According to the findings, appearing in the May issue of the Journal of Personality and Social Psychology, songs with violent lyrics increase aggression related thoughts and emotions and this effect is directly related to the violence in the lyrics. The violent-songs increase in aggressive thoughts and feelings have implications for real world violence.  The violent songs increased feelings of hostility without provocation or threat.

According to new research reported in the rapid access issue of Circulation: Journal of the American Heart Association, men with type 2 diabetes can save their lives by walking, and the faster they walk the less likely they are to have a heart attack or stroke.  In the study, diabetic men who were in the third highest of four categories of total physical activity reduced their risk of cardiovascular disease by 36 percent and their risk of death by 43 percent compared to those in the lowest quintile of physical activity. There was no further improvement in the fourth and fifth quintiles. Men in the highest quintile of walking expended more than 16MET-hours/week (equivalent to four hours of brisk walking in a week) and reduced their risk of death by 43 percent. Men who walked at a brisk or very brisk pace had a significantly lower risk of cardiovascular disease as compared to men who walked at a casual pace. Walking appears to reduce risk when performed regularly and at a fast pace.

Heart Disease and Oral Symptoms
Heart disease will claim half a million lives this year.  Research shows over 90 percent of all systemic diseases-including heart disease-have oral symptoms. A sore or painful jaw could indicate an impending heart attack or heart disease, making bi-annual visits to the dentist an important investment in one's oral as well as overall health. Careful dental examinations of patients with a history of heart disease for any signs of oral pain, infection or inflammation paired with proper treatment is crucial to overall health, reports the Academy of General Dentistry (AGD).   Gum disease, often called gingivitis in its early stages, is caused by plaque buildup and affects 75 percent of American adults. New studies suggest that people who have gum disease are at a higher risk for heart attack. If bacteria in the infected gums dislodge, they can enter the bloodstream, attach to blood vessels and increase clot formation. Clots decrease the blood supply flow to the heart and can increase chances of a heart attack and aggravate higher blood pressure. Signs of gum disease include bleeding or puffy gums, bad breath, sores in the mouth, receding gums, pus or infection between gums and teeth and/or gums that pull away from the teeth. Preventing plaque buildup by brushing and flossing regularly helps minimize the chance for getting gum disease. Seeing the dentist every six months can help identify gum disease as well as overall health problems in their earliest stages. The Academy of General Dentistry is a non-profit organization of more than 37,000 general dentists dedicated to staying up-to-date in the profession through continuing education. For additional information on heart disease and oral health, please visit the Academy of General Dentistry's Web site @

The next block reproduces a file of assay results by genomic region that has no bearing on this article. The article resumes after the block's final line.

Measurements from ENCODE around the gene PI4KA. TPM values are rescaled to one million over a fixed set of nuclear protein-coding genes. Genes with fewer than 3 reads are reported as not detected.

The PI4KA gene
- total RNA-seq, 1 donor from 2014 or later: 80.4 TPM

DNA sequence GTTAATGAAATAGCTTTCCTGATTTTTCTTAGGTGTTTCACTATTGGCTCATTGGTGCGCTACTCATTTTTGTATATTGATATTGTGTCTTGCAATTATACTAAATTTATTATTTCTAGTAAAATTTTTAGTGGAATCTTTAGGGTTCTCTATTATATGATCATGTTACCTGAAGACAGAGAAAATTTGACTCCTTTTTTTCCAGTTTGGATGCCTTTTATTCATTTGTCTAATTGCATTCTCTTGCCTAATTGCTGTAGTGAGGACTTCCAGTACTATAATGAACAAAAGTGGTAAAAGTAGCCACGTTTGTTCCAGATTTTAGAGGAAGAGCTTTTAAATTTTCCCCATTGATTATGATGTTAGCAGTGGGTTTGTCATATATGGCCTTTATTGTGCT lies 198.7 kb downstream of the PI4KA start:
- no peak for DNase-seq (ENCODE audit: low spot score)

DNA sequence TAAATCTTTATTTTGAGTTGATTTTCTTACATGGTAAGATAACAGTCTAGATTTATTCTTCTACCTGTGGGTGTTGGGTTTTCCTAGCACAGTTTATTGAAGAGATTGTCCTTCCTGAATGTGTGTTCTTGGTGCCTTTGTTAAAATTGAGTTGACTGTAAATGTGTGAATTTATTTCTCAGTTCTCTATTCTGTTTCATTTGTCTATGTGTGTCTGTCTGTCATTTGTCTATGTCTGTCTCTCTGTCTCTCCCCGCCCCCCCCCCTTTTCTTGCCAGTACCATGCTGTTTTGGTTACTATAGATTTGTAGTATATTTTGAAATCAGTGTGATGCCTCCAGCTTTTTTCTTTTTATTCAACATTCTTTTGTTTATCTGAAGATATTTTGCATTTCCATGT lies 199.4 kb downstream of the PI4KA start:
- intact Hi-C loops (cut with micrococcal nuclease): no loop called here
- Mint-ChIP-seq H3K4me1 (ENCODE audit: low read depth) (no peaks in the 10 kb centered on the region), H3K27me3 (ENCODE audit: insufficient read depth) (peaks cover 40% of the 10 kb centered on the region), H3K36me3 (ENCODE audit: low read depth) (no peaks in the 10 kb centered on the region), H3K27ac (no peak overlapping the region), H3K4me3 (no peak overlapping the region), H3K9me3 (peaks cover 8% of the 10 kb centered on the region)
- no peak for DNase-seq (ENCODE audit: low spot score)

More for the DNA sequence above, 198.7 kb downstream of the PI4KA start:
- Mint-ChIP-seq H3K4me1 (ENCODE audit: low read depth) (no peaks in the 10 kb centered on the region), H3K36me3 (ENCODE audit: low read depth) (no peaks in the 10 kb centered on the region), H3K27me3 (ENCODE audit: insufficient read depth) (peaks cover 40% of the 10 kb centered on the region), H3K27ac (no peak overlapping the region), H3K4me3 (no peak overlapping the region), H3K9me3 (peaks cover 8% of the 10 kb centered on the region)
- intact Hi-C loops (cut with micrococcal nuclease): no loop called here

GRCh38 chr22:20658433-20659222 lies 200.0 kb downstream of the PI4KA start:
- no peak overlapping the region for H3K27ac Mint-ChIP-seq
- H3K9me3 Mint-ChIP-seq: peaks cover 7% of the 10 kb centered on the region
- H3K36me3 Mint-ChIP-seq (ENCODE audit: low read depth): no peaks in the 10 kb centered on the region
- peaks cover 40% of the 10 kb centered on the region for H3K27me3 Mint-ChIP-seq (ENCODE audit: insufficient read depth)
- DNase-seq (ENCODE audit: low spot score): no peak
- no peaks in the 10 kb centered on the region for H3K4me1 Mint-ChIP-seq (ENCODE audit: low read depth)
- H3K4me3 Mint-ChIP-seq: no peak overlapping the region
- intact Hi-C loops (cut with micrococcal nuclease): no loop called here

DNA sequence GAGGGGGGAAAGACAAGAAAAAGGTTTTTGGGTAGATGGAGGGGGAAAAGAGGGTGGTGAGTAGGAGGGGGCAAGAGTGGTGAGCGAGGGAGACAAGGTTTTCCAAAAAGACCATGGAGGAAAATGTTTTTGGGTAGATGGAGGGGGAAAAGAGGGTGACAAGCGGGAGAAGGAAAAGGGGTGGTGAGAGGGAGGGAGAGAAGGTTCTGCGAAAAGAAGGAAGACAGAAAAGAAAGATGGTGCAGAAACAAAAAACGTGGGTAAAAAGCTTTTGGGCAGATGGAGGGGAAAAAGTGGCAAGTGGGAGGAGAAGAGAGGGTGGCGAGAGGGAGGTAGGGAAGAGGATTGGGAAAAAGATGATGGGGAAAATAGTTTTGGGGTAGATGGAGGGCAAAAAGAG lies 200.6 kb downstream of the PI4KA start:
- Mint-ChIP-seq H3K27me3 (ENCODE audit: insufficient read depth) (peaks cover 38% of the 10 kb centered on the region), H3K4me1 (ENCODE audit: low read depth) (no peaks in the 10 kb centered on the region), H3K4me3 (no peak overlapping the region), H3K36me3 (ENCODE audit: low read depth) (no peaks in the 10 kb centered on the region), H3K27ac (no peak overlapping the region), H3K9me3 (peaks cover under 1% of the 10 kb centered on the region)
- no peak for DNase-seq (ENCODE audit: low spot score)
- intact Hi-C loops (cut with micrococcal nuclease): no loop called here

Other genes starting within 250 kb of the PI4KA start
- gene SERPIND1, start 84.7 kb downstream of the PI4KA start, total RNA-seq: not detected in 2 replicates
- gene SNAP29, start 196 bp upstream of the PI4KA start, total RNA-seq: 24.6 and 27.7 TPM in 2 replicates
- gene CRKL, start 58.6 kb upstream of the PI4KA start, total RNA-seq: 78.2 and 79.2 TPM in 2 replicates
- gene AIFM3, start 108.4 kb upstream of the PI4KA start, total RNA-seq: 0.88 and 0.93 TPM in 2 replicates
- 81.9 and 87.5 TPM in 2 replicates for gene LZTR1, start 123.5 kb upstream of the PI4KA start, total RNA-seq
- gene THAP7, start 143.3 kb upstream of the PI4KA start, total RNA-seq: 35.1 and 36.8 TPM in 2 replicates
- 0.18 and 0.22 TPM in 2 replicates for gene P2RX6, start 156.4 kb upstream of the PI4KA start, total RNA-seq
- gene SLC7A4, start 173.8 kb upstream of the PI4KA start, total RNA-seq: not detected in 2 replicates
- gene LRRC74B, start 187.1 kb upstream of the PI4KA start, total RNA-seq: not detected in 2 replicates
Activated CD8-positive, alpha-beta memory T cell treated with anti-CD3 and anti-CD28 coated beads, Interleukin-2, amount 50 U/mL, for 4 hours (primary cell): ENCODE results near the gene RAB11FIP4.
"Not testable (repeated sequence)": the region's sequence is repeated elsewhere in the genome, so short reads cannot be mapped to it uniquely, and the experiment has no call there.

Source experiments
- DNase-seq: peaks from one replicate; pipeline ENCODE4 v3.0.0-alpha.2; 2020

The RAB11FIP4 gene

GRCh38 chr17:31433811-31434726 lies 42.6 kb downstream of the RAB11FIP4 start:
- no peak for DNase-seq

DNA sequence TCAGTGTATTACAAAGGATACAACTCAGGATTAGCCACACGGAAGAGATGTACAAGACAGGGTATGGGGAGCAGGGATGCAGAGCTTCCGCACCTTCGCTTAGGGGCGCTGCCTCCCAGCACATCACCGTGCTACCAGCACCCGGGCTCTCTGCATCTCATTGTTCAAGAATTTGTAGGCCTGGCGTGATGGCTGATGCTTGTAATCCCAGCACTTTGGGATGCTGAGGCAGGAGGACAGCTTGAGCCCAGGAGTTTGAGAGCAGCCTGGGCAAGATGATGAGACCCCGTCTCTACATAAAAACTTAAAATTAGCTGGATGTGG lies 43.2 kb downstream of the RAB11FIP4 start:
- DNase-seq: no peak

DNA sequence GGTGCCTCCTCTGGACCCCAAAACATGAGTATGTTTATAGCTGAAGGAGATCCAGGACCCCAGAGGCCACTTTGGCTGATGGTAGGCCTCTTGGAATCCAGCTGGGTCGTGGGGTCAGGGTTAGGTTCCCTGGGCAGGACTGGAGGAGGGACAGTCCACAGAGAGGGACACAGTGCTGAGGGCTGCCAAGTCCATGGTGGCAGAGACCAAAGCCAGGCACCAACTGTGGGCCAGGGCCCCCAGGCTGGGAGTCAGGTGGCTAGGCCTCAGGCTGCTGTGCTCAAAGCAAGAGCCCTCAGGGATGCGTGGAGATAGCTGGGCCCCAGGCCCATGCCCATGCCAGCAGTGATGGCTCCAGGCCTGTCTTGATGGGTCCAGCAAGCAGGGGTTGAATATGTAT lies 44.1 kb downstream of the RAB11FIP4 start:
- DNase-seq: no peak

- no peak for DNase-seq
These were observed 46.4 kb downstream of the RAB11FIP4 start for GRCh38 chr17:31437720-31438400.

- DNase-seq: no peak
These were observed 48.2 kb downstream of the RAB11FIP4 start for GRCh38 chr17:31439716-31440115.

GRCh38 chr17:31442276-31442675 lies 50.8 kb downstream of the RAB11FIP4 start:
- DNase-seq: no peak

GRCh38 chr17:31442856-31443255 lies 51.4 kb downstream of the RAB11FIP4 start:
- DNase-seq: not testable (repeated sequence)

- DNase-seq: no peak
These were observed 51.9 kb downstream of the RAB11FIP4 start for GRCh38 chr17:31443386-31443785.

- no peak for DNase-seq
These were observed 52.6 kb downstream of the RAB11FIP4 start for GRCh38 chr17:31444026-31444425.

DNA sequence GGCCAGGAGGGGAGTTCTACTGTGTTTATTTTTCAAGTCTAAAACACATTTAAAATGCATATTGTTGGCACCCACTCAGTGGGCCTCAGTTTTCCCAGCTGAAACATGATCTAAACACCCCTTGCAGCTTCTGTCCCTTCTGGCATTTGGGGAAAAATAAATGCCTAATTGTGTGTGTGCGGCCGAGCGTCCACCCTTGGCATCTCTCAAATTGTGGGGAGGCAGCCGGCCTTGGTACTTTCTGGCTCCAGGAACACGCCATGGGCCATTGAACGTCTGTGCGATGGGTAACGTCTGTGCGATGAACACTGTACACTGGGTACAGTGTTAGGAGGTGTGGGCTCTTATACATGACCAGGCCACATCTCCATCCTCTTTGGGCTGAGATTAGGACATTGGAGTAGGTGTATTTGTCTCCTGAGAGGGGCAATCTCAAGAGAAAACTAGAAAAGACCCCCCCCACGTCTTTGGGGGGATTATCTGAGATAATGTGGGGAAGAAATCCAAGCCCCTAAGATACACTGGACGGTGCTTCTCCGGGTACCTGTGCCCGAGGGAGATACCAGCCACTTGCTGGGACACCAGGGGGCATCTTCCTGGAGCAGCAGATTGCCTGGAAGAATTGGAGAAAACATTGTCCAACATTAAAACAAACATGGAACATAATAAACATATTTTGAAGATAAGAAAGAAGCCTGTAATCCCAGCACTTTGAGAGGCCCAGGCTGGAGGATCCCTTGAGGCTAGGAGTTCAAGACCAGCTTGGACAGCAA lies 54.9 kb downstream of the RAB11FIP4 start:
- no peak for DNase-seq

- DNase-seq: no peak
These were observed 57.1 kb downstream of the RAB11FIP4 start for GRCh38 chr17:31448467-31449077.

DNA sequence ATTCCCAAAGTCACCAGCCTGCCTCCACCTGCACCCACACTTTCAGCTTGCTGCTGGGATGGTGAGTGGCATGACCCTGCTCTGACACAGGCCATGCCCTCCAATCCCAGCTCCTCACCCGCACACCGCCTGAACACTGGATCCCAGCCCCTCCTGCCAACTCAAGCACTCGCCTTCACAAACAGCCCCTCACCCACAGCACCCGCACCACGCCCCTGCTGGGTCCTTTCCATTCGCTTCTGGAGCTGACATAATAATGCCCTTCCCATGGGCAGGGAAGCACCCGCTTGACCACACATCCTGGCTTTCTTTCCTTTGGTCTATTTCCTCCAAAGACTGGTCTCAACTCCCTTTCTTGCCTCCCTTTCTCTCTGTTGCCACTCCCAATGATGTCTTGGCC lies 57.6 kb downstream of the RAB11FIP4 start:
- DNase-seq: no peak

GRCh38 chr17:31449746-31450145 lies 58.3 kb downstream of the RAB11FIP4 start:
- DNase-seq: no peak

Killers of American Women
Many of the leading causes of death among women can be successfully prevented or treated if the warning signs are caught early enough. For example:

  • Heart disease is the number one killer of American women. Often thought of as a man's disease, more women die of heart disease each year than do men.
  • Cancer is the second leading cause of death of American women. Lung cancer is the top cancer killer among American women, with an estimated 65,000 deaths in 2002, followed by breast cancer and colorectal cancer.
  • Stroke is the number three killer of American women. Each year, 30,000 more women than men have strokes.